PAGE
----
All examples you’ve seen so far manipulated item templates but not the overall layout of the list. In other words: all our lists so far simply arranged the items top to bottom using the default ListBox approach. Things get really interesting once you start manipulating the layout of the individual items within the list. Before I show you how to do that, let’s take a look at the default layout used by ListBoxes. You can look at that definition easily if you have a tool like Expression Blend since you can simply right-click on any ListBox in Blend and choose Edit Additional Templates -> Edit Layout of Items (ItemsPanel) -> Edit a copy. This creates a copy of the default layout panel. (Hint: This works with all kinds of templates and controls and is often a good way to find out how some of the default controls work in WPF and Silverlight.) Here is the default:

    <VirtualizingStackPanel IsItemsHost="True"/>

What this means is that by default, ListBoxes use a StackPanel to arrange the items within the list. (Or more accurately, a “virtualizing stack panel,” which is very similar to a conventional StackPanel except it is optimized rendering for invisible items to enable very large lists to perform well.) This results in the typical top-to-bottom stack of items as we have known since the beginning of ListBox time. You can easily replace this with another layout approach. For instance, this example creates a flowing layout where elements are put into the list left to right until horizontal space runs out, at which point the next item is put into the next row:

   <WrapPanel IsItemsHost="True"

To take advantage of this setup, I created new item templates with each item being a Grid that is 150x180 pixels in size. Each item shows the logo as well as the name as a label. To make it look interesting, I styled the entire list (actually, the entire window) using a black glass style. In fact, I created a few more cosmetic additions. In particular, I am using a special subclassed Grid control called a FloatingGrid, which automatically animates positional changes. In other words: If this grid is moved from one location to another by changing its positional properties, it doesn’t just “jump” to the new position, but it creates a smooth animation over a short period of time. (The code for this is provided and is simpler than you might think. The Grid simply listens to the LayoutChanged event and uses the old and new position in a simple animation.)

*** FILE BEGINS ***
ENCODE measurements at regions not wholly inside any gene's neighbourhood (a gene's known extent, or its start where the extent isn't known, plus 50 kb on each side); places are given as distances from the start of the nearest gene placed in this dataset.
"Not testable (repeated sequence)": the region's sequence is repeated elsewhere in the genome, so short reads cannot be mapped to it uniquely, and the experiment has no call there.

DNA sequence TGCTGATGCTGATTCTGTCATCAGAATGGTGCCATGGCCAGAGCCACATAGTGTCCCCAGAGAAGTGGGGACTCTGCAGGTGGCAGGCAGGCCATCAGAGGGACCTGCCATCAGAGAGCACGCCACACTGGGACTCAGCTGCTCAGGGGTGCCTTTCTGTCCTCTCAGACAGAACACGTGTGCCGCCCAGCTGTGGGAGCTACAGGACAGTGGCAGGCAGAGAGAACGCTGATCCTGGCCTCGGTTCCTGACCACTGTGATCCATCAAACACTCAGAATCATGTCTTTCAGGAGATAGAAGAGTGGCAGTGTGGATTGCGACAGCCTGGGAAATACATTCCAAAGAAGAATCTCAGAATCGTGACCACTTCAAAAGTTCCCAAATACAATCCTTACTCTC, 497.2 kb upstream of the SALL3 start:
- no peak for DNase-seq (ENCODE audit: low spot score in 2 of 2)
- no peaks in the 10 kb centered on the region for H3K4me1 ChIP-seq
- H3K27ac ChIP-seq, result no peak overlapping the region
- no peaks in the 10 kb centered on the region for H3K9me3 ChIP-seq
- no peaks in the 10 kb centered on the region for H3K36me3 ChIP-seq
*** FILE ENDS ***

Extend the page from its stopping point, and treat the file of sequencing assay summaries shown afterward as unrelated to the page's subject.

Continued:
Of course it is difficult to show animations in a print publication, but I have tried to capture the visual appearance in Figure 6. I encourage you to download the code samples associated with this article to observe the effect yourself. It creates a quite impressive and polished appearance.

Figure 6: The ListBox now uses a flow layout for its items. Whenever the layout changes (such as when the Window is resized), individual items smoothly animate into their new positions.

Visualizing Data on a Map

The ability to customize the layout of items opens up a world of possibilities. In this article, I can only scratch the surface in terms of possibilities. However, one example that was a real eye-opener to me is that of a street map. Take a look at Figure 7. Believe it or not, but that’s still our same old ListBox!

Figure 7: Using a map as the background image, and binding the X and Y coordinates of elements turns the ListBox into a map.

This example also uses a non-standard layout panel. In this case, it is a simple Grid layout element:

    <Grid IsItemsHost="True">
            <ImageBrush Stretch="None"

As you can see, I am using a Grid to lay out each and every item in the list (which means that by default, all list items will be in a pile at the top-left corner of the control). The Grid uses an image as the map background. Of course I am cheating a little bit here. After all, this is an article about ListBoxes, not an article about mapping APIs. However, you could relatively easily extend this example to call actual mapping services such as Bing Maps to retrieve the desired map and use it as a background brush. And then you could also use real-world coordinates rather than my simulated X and Y positions for each element. The fundamental idea remains the same.

So how does each restaurant appear on the right place on the map? The secret is in the item template:

    <Grid Height="100" Width="75"
          Margin="{Binding CoordinateMargin}">